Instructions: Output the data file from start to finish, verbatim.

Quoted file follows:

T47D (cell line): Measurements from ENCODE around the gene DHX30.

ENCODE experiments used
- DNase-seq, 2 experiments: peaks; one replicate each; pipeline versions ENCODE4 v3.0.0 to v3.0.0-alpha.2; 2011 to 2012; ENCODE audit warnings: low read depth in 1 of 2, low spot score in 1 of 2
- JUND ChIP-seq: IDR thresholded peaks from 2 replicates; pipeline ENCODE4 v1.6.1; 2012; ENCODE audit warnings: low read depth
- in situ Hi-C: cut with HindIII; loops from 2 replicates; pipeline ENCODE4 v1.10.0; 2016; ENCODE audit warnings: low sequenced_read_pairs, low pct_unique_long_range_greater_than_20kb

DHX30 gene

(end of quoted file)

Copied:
T47D (cell line): Measurements from ENCODE around the gene DHX30.

ENCODE experiments used
- DNase-seq, 2 experiments: peaks; one replicate each; pipeline versions ENCODE4 v3.0.0 to v3.0.0-alpha.2; 2011 to 2012; ENCODE audit warnings: low read depth in 1 of 2, low spot score in 1 of 2
- JUND ChIP-seq: IDR thresholded peaks from 2 replicates; pipeline ENCODE4 v1.6.1; 2012; ENCODE audit warnings: low read depth
- in situ Hi-C: cut with HindIII; loops from 2 replicates; pipeline ENCODE4 v1.10.0; 2016; ENCODE audit warnings: low sequenced_read_pairs, low pct_unique_long_range_greater_than_20kb

DHX30 gene